This is only available on region 2 DVD, so you’ll have to go some place fun like Cinefile for J’ai vu tuer Ben Barka (2005). But it’s worth the hunt. It’s a fine conspiracy thriller, taking its cue from the 1969 (Mehdi) Ben Barka affair, ever a sore subject in France and with obvious contemporary resonance: Barka was a militant Moroccan politician with unusual power on the international diplomatic stage, expected to unite an increasingly dissatisfied â and independence-minded â third world. Although suspicion fell squarely on French government agencies, no satisfactory solution was ever forthcoming to his permanent disappearance in October 1969.
A partially fictionalised account, therefore, Peron and Smihi’s film keeps the audience in the same uneasy state of ignorance as to what exact forces are at work and in what directions. Narrated by the corpse of small-time hood, PR man and budding film producer Georges Figon (Charles Berling), it focuses on four protagonists at one remove from the main conspirators: Figon and his girlfriend, and Marguerite Duras (Josiane Balasko) and Georges Franju (Jean-Pierre Leaud), with whom Figon is planning a film. As the last two suggest (along with the narrative conceit), there is a fundamental cinephilia at work, channeled through director Balasko and the talismanic presence of Leaud himself, as well as the cool gangster moves (unslavishly) evocative of Melville, accompanied by the appropriate hats, coats and cars, jazz and sunglasses, and the tough underbelly of 1960s cinema-Paris.
Meetings with various shadowy figures, and his perpetual compulsion to make a quick buck, lead Figon into a far deeper conspiracy than he imagined: with further clandestine telephone calls he’s setting Barka up for a fatal encounter with the French police. The prize at stake is nothing less than global decolonialisation on the one hand, or the preservation of the western capitalist hegemony on the other: Barka is more than once referred to as anti-American and the otherwise tight script is a little heavy-handed in its modern parallels, the dialogue occasionally clunky and dogmatic. Wider implications aside however, the focus is mainly on the foot soldiers of the conspiracy, excellently cast like a mob of 40s gangsters, and as Figon becomes more peripheral to their overall plan, our information as to what is afoot behind the scenes becomes as restricted as his, reinforcing the sense of his mounting confusion and (not ill-founded) paranoia.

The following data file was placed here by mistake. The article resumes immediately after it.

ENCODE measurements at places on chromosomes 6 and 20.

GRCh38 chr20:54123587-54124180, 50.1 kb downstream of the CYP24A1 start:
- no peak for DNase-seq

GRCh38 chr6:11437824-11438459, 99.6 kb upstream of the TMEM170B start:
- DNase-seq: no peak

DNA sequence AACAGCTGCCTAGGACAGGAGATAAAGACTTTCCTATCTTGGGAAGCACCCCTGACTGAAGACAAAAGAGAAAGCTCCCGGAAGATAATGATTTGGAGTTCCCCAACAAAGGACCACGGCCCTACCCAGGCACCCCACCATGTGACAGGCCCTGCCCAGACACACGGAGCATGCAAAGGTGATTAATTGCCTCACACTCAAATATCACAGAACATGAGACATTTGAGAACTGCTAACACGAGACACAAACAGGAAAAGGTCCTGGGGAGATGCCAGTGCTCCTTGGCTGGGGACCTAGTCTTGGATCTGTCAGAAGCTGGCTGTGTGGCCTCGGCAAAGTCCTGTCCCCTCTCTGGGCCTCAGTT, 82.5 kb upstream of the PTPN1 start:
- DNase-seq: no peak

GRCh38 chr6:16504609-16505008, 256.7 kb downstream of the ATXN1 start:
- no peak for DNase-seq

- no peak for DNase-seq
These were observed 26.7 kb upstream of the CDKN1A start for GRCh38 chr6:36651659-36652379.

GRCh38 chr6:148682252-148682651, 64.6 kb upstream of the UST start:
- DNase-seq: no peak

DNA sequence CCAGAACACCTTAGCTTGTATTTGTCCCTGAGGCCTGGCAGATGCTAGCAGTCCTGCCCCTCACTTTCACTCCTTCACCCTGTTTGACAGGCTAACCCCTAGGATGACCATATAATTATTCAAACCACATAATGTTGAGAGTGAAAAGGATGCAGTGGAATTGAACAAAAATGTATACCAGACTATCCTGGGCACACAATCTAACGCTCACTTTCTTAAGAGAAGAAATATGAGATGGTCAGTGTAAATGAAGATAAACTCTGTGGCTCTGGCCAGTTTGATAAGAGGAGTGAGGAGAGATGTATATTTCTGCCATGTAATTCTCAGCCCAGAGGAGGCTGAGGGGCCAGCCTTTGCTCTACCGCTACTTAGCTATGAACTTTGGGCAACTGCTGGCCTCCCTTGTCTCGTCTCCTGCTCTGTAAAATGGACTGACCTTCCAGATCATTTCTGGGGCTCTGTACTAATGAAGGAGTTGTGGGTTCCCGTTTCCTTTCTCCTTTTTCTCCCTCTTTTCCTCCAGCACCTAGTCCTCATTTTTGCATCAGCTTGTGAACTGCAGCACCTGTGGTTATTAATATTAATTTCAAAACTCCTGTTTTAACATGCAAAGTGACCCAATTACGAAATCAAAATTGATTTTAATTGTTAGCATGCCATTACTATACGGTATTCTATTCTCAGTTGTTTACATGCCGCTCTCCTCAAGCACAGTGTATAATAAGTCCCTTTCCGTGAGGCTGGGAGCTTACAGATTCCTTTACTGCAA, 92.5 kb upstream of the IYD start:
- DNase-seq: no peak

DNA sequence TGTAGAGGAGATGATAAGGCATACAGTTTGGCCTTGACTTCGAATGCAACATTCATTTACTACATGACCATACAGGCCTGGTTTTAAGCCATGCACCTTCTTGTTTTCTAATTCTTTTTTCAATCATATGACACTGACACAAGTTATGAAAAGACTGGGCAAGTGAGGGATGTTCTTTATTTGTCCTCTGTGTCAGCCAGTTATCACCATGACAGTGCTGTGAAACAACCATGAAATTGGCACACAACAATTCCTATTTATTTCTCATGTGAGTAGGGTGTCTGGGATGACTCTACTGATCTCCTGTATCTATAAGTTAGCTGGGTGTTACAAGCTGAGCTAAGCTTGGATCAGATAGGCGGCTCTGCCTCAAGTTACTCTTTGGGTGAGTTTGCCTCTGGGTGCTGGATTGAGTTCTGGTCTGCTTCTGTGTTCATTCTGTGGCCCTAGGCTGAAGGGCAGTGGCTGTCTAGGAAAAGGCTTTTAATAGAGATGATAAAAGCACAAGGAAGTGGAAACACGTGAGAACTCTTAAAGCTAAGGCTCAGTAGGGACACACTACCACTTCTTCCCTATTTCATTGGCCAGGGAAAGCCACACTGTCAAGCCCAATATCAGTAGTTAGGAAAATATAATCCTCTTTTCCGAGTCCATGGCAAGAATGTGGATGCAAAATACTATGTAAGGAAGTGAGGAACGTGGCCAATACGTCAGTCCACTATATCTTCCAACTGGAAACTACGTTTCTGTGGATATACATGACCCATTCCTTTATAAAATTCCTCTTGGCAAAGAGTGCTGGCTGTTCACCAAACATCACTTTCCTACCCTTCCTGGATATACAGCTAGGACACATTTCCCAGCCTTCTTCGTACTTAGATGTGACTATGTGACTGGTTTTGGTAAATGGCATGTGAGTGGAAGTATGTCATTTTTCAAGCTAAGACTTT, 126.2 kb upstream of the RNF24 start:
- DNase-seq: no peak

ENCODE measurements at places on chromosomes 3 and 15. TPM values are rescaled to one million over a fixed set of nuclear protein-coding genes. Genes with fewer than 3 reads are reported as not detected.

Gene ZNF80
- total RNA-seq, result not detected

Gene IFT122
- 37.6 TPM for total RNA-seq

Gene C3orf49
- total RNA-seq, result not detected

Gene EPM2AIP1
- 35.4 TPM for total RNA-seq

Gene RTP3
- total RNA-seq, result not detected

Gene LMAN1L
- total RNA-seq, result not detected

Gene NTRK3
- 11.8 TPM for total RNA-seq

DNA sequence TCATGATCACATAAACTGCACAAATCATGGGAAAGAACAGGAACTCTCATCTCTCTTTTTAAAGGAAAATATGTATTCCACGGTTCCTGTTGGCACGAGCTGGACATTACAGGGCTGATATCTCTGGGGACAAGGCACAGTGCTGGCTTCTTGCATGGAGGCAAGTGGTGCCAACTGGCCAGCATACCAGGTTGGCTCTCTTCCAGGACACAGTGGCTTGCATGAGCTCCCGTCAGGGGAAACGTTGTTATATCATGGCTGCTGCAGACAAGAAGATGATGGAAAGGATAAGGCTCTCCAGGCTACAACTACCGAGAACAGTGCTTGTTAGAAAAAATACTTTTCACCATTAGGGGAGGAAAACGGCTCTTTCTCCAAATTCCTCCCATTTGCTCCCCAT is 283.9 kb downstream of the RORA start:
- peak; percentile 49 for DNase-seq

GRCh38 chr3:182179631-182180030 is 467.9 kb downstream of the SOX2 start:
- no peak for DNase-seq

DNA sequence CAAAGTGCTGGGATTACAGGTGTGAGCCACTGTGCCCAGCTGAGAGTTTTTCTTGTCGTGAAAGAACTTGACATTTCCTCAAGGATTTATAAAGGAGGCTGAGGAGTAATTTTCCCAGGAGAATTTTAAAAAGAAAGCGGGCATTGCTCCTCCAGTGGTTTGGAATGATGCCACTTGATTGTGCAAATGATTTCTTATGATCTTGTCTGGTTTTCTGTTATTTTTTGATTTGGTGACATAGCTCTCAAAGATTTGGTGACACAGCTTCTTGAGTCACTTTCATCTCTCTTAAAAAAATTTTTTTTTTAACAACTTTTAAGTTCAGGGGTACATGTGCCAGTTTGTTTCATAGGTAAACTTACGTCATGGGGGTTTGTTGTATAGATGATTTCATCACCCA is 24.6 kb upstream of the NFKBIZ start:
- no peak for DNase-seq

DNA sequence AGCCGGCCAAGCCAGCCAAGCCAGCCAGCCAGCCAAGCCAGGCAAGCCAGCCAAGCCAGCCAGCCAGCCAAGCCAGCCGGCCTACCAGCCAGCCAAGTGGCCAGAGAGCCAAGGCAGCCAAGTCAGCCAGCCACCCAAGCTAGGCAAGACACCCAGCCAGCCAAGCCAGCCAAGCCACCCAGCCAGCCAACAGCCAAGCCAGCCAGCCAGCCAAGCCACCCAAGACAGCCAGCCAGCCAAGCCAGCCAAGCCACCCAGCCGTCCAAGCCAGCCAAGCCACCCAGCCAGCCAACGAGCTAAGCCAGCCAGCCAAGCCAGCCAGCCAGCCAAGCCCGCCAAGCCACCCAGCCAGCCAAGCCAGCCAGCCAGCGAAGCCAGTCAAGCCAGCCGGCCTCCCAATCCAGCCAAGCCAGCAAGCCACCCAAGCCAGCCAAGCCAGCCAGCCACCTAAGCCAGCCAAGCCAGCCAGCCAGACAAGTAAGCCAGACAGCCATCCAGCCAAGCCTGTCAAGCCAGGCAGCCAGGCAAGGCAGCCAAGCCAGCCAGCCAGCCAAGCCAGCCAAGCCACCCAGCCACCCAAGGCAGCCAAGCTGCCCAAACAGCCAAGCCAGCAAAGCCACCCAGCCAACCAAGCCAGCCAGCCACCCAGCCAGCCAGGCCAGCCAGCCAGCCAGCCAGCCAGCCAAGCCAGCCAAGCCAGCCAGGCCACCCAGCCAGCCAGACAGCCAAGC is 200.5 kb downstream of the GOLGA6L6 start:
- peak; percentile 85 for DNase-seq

Berling’s strength in the role is to present a singularly banal exterior â by his own admission, that of a country notary â and to convince immediately as the venal and self-serving reform-school boy who has spent his whole life on the make. Perpetually uptight, he carries the film so well that even at his most weasley, our sympathy is never lost; we already know he’ll get his comeuppance, and although he brings it upon himself through an incessant playing of both ends against the middle and an ill-advised if lucrative chat with the press â “j’ai vu tuer Ben Barka” â he is the little guy crushed by the all-powerful and unknowable machine of global political skulduggery. The playing is neatly effective throughout â Balasko’s Duras in particular â appropriate to the seamless blending of fiction with fact, while the documentary elements that bookend the film keep in mind that, even as we listen to the voice-over of a corpse, what we are watching is at least extrapolated from real events â the incident retains the sinister aura of mystery and international conspiracy that surrounds it in real life, a reminder that the political problems addressed by Barka and perpetuated by his abduction, remain still largely unresolved today.